No sooner do the outsiders come aboard, the killing begins and they flee in every possible direction: one guy dons a lifejacket and attempts to swim away but is shot with the harpoon and hauled back and poor Annett is captured for the second time by pervy little bro Siggi who strips her and pours paint and innards all over her body for reasons the film mercifully did not go into.


With the killers busy hunting the tourists, we begin to learn a bit more about the characters: the Americans stick together while the Japanese couple’s assistant proves that she is not one to be fucked with as she loads up one of her employers with explosives and convinces her to be a human kamikaze before escaping in the tender, leaving the others to save themselves.

Harpoon becomes something of a grisly comedy midway through. The American characters remain serious while the killers casually go about their business, taking them out with hammers, spears and knives, ill-prepared for the fact that their captives will retaliate with fire and emergency flares.


What makes things interesting is picking who will die and how: Annett is not a kick-ass final girl by any means, staggering about and being lucky enough to simply not die so far, while beareaved American Marie-Ann appears to fit the bill but gradually transforms into a selfish bitch who will gladly kill a whale to ensure her own survival. And there’s a nominal black and gay hero (!) who pretty much does all of the legwork and is responsible for that excellent piece of Dire-logue.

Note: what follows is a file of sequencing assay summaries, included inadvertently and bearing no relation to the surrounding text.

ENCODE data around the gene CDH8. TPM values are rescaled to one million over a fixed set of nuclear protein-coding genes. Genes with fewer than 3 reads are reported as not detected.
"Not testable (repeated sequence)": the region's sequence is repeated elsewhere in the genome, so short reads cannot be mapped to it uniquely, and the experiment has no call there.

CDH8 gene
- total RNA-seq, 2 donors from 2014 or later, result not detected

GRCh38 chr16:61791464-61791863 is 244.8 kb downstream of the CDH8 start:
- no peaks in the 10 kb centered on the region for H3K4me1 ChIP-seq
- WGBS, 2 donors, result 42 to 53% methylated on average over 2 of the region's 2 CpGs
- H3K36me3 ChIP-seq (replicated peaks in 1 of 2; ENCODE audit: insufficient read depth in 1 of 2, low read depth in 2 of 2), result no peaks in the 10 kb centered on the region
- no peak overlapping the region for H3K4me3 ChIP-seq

So we’ve got the original Leatherface, suicide bombers, merciless Japanese survivalists, a demented Nazi psychopath family and plenty of grue: what’s not to enjoy? Perhaps only the absence of any whales beyond the depressing stock footage that adorns the opening credits and that of the killer whale that decides the survivors haven’t quite been through enough at the climax. Europe’s where it’s at!

Return to sender


1.5 Stars  2004/86m

“Back from the grave to redeem his soul.”

Directors: Lloyd A. Simandl & Jonas Quastel / Writers: Evan Taylor, Jonas Quastel, John Sheppard & Pat Bermel / Cast: Erin Karpluk, Nicholas Irons, Richard Bremmer, Mhairi Steenbock, Jane Peachey, Daniel Coonan, Colin Lawrence, Myfanwy Waring, Andrew Miltner.

Body Count: 6

My BFF Grace auditioned for a role of “black girl with attitude” in this movie. “Cool!! Ripper‘s a really good little film!” I cawed. She didn’t get it. We were sad. Sometime later, sadness blossomed into a joy of relief. And there was no sign of “black girl with attitude” anyway.

The 2001 Anglo-Canadianian original was a neat little knock-off of Urban Legend with a confusing ending that sort of nodded in the direction of a possible sequel, which resulted in this dismal British feature, the quality of which is alluded to by virtue of the fact it’s never been released in the UK in any way, shape or form to date.